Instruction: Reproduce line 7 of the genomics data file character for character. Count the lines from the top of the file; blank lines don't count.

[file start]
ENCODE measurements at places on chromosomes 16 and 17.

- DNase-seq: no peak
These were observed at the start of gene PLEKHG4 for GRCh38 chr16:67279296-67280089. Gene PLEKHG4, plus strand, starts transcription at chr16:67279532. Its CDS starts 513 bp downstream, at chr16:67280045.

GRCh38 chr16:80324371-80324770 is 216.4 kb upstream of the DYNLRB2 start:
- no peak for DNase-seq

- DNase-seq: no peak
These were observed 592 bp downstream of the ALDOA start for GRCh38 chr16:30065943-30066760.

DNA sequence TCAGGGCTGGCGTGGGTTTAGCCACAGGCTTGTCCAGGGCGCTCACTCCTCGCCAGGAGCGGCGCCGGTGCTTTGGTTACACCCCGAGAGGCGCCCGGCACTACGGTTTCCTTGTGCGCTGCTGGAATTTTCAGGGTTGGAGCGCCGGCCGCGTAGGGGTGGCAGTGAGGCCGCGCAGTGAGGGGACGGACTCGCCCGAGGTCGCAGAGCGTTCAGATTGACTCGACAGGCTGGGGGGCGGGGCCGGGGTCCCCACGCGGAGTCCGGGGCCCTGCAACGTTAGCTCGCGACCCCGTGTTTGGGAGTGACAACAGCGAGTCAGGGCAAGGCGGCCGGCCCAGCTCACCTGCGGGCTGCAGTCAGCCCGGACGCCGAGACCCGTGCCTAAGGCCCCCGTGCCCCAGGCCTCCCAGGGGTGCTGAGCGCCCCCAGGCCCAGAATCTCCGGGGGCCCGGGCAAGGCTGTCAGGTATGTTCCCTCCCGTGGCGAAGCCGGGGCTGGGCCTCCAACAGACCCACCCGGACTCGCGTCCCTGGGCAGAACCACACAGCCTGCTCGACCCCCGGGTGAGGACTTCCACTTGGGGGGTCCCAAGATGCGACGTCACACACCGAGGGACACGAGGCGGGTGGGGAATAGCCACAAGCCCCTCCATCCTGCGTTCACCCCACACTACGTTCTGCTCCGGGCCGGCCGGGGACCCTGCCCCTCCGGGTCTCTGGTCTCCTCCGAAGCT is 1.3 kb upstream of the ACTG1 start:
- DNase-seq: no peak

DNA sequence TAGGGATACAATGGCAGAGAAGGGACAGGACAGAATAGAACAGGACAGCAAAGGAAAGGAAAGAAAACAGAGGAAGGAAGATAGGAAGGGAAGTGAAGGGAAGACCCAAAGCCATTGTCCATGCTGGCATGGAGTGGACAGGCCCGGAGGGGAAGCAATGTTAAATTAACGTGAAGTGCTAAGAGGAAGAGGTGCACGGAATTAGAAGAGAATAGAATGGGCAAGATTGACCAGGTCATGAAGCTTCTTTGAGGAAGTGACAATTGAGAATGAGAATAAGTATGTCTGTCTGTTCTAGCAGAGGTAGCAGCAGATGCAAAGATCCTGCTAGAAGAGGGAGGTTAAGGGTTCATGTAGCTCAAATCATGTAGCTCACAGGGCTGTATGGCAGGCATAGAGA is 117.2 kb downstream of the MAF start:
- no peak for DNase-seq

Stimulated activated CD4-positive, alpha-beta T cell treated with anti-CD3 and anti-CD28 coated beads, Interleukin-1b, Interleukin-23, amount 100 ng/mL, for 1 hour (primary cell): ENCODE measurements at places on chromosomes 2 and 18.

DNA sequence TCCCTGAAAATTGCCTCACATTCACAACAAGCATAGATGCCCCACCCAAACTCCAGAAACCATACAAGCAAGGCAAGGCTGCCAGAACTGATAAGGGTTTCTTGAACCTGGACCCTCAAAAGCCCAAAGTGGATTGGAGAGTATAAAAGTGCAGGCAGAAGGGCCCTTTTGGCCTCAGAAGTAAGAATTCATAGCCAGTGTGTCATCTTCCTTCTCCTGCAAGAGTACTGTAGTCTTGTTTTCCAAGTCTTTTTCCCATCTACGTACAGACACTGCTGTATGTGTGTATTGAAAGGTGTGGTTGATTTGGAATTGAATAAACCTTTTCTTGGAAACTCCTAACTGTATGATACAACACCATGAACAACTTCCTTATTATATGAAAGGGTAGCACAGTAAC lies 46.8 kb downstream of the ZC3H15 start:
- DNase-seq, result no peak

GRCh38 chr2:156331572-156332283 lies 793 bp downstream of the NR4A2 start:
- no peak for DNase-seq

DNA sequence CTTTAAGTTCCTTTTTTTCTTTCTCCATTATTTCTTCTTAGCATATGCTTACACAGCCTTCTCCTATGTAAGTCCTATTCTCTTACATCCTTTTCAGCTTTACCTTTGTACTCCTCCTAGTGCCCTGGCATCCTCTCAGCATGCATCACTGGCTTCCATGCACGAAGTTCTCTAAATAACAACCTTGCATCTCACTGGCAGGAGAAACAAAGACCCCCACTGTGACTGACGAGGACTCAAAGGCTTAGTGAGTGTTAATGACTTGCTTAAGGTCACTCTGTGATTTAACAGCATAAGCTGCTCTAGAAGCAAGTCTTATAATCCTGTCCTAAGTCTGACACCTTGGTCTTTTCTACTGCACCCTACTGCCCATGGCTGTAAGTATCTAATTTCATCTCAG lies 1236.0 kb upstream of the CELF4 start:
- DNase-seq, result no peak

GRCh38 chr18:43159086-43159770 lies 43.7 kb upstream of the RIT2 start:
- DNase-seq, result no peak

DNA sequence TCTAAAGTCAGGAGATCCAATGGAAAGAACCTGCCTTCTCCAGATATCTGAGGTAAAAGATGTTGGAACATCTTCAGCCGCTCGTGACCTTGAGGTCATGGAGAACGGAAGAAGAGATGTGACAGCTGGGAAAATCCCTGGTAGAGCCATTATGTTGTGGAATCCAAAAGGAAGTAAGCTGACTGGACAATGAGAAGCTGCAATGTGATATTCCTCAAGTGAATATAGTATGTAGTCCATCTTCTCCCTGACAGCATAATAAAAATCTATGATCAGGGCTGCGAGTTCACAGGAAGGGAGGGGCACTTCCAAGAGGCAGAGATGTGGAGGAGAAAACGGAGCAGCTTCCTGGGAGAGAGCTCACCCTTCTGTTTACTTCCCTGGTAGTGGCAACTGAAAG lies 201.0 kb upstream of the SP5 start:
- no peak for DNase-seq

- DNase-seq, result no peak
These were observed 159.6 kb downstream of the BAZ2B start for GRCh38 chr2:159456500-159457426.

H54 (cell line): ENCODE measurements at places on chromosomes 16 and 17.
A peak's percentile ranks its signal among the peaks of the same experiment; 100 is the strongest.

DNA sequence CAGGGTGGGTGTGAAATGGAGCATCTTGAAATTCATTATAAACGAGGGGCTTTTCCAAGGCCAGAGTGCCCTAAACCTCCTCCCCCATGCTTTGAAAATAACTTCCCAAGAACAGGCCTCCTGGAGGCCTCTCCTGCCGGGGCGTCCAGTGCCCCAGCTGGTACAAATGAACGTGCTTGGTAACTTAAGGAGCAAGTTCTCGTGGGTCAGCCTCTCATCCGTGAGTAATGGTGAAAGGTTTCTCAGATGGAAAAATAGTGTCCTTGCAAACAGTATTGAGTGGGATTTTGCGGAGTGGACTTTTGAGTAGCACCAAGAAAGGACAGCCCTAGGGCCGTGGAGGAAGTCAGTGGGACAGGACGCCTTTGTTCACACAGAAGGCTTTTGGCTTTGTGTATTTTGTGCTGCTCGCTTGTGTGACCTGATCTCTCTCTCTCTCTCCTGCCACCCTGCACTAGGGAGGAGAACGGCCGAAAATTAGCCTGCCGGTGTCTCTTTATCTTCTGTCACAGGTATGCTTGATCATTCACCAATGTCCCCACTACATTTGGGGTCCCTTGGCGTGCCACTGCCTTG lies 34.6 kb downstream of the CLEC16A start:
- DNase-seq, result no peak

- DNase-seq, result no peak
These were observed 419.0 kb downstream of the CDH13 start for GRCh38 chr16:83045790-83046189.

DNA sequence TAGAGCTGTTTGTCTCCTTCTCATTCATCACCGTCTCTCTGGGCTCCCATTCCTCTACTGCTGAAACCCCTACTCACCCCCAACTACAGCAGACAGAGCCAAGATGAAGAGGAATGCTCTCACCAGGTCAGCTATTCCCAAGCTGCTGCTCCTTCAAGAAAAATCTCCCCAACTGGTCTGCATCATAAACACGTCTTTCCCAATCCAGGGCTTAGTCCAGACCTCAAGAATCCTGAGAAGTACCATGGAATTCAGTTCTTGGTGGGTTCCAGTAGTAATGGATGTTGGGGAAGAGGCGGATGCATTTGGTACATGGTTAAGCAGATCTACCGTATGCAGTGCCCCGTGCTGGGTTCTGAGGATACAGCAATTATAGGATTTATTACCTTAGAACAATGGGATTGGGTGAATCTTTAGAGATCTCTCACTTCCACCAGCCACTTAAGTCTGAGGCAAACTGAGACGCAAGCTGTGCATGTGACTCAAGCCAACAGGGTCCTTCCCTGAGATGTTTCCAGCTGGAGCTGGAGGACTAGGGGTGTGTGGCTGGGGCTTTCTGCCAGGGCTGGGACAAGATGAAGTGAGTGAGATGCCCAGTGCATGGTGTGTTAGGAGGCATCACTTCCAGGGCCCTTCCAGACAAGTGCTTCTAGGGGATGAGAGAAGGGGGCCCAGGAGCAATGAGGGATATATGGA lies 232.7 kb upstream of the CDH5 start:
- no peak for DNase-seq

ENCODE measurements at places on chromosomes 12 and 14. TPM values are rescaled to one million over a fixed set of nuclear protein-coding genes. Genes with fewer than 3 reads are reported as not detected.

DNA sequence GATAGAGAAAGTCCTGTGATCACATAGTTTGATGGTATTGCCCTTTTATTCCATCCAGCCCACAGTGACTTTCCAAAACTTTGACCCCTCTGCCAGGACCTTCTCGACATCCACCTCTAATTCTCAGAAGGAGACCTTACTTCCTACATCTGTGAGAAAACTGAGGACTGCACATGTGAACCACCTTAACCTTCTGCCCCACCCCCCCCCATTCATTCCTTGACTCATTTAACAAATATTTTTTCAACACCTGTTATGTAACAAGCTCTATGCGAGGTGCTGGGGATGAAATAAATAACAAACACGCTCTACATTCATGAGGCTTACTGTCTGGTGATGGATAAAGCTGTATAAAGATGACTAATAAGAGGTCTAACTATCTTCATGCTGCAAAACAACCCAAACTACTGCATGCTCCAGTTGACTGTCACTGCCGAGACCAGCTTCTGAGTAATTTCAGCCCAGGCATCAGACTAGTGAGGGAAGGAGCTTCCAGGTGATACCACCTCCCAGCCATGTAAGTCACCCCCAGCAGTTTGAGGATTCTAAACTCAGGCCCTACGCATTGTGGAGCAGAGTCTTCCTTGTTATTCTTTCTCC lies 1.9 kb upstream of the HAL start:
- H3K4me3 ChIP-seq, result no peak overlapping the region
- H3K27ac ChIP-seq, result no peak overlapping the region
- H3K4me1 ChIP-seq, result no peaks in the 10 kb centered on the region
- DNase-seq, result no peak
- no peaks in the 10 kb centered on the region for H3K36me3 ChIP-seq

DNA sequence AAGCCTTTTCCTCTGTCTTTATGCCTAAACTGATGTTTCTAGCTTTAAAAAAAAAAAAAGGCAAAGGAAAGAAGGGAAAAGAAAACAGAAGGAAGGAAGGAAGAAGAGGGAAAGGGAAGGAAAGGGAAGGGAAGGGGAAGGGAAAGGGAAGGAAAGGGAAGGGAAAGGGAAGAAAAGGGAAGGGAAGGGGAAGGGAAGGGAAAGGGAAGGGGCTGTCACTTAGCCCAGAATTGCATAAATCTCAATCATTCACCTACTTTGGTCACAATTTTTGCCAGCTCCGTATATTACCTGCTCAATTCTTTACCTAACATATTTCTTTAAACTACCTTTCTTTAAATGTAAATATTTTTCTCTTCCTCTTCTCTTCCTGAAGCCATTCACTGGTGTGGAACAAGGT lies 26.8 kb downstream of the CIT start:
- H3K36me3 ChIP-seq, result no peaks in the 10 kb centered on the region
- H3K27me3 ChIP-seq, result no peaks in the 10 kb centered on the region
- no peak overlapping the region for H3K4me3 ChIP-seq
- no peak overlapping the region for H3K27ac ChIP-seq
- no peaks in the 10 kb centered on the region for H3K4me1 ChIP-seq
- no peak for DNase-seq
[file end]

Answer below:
These were observed 592 bp downstream of the ALDOA start for GRCh38 chr16:30065943-30066760.